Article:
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Taylor Swift Being Sued by Ex-Manager

Way back when the nation hardly knew then-14-year-old Taylor Swift in 2004, she was managed by music manager Dan Dymtrow. Now, six years later, Dymtrow is suing Swift, claiming the terms of his agreement with her were not met.
Dymtrow says he played an integral role in the launch of Swift’s career before promptly being dropped in July 2005 when Swift signed with Big Machine Records.  He said that his deals with Swift and her parents outlined that he be paid between five and 10 percent commission. Allegedly, after Dymtrow introduced the Swifts to high rollers in the entertainment industry, such as Big Machine CEO Scott Borchetta, Dymtrow asserts he was exploited by the Swifts and then timely fired in order to avoid being paid.
"They delayed and delayed [the deal] and got rid of my client and subsequently signed the deal and kept his commissions for themselves," Dymtrow’s attorney Fernando Pinguelo said.
In reply to Dymtrow’s claim, the Swifts stated that Taylor, who was then a minor, legally renounced the deal in 2005. Dymtrow was let go upon the knowledge of his failure to obtain the required court approval of his management contract. This all occurred several months before Taylor signed with Big Machine and a complete year before the debut release of her single, “Tim McGraw.”
"For him to claim that her success and her major contracts were procured by him is ludicrous," said Swift's lawyer, Paul LiCalsi of Mitchell Silberberg & Knupp.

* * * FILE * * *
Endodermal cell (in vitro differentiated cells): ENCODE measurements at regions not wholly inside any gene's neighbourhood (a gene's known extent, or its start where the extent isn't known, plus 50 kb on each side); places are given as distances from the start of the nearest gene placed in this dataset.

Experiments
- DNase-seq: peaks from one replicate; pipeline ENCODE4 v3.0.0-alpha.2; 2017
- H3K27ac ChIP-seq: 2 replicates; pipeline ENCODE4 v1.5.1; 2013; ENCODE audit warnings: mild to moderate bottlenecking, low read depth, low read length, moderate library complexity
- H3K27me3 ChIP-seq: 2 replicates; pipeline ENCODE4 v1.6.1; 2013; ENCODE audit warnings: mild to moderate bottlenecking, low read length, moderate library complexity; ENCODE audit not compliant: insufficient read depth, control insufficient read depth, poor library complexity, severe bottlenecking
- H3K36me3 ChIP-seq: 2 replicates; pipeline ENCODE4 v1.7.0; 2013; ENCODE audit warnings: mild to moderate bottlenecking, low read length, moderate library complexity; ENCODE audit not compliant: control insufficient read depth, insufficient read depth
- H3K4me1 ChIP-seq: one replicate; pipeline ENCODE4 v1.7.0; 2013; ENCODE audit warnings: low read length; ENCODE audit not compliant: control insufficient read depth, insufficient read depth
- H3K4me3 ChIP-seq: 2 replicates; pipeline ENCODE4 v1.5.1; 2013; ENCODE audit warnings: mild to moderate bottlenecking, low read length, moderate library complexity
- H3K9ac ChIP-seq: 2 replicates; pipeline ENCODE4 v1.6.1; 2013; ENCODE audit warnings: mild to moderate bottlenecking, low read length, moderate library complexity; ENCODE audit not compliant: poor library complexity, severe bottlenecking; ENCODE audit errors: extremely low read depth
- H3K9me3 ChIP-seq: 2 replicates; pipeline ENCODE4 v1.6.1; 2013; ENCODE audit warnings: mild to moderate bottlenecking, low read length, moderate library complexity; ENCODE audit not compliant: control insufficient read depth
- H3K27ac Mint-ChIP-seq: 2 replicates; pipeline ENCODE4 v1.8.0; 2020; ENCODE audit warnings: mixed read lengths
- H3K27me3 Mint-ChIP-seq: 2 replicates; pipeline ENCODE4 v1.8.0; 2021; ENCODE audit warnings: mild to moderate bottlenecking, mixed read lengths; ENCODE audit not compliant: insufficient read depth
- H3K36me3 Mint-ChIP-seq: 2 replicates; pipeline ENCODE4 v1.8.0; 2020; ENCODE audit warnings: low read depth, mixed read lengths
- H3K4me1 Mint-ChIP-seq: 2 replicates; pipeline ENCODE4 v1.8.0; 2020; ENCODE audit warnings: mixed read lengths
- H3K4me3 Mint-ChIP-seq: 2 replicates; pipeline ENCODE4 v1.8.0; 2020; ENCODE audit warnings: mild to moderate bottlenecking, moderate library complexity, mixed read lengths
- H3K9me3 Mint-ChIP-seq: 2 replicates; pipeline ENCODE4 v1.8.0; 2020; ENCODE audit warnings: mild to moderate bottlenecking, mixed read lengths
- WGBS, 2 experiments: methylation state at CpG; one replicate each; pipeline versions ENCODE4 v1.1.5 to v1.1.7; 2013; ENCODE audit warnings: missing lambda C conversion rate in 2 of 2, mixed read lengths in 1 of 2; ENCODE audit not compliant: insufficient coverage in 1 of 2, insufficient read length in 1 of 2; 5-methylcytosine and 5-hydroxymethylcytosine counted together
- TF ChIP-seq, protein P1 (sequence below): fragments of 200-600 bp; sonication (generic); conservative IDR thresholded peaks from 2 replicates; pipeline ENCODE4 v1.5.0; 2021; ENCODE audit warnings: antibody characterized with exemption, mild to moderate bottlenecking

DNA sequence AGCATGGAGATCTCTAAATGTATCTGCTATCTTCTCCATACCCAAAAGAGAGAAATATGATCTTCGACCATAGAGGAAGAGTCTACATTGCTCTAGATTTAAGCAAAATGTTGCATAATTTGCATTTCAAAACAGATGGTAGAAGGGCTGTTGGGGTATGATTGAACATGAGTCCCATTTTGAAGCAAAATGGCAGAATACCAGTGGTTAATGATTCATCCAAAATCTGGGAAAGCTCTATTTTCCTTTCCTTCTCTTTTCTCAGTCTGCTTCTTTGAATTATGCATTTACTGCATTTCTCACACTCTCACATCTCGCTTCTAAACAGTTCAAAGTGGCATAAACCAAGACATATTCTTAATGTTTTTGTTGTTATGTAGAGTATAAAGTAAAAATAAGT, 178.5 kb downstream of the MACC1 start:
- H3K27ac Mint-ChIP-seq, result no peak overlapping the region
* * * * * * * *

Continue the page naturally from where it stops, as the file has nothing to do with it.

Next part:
The Dymtrow vs. Swift battle has been going on quietly since 2007. Then, Dymtrow sued the Swifts, claiming they had breached a management contract by paying only $10,000 for the initiation of Taylor’s career. U.S. District Judge Richard Sullivan shot down six of Dymtrow’s claims in March against the Swifts and Big Machine.
On Oct. 6, both sides presented a joint letter to the court seeking documents in hopes of verifying their cases once and for all. In the letter, Pinguelo says that Dymtrow was a victim of conspiracy between Taylor's father and Borchetta to fire him. To prove this, Pinguelo references an e-mail from August 2006 from Mr. Swift to Borchetta implying how the two agreed to let Dymtrow go: “Enough with the Dymtrow,” Mr. Swift supposedly wrote. “You asked me to break both his legs, wrap him in chains and throw him in the lake. I did.”
Dymtrow also argues that the e-mail proposes Taylor Swift’s termination of her contract to avoid paying him for the work he had done and relationships he initiated that would not have occurred without his assistance. He is also wanting access to documents he claims will show his connection to Swift’s world-wide success and multiplatinum record sales.
"Mr. Dymtrow seeks to prove that key deal points that were being discussed during his tenure were, in sum and substance, consistent with the points that were further negotiated and signed after his term as a manager," the letter said.
Another claim of Dymtrow’s is that he introduced Swift to agents at Creative Artists Agency, the business that ended up representing her and booking concerts. Thus, Dymtrow believes he is entitled to commissions from that relationship. LiCalsi, however, refuted that charge.
“"To say that is worth millions is just the height of overreaching," LiCalsi said.
A date is yet to be set for the trial.
Source: Yahoo! News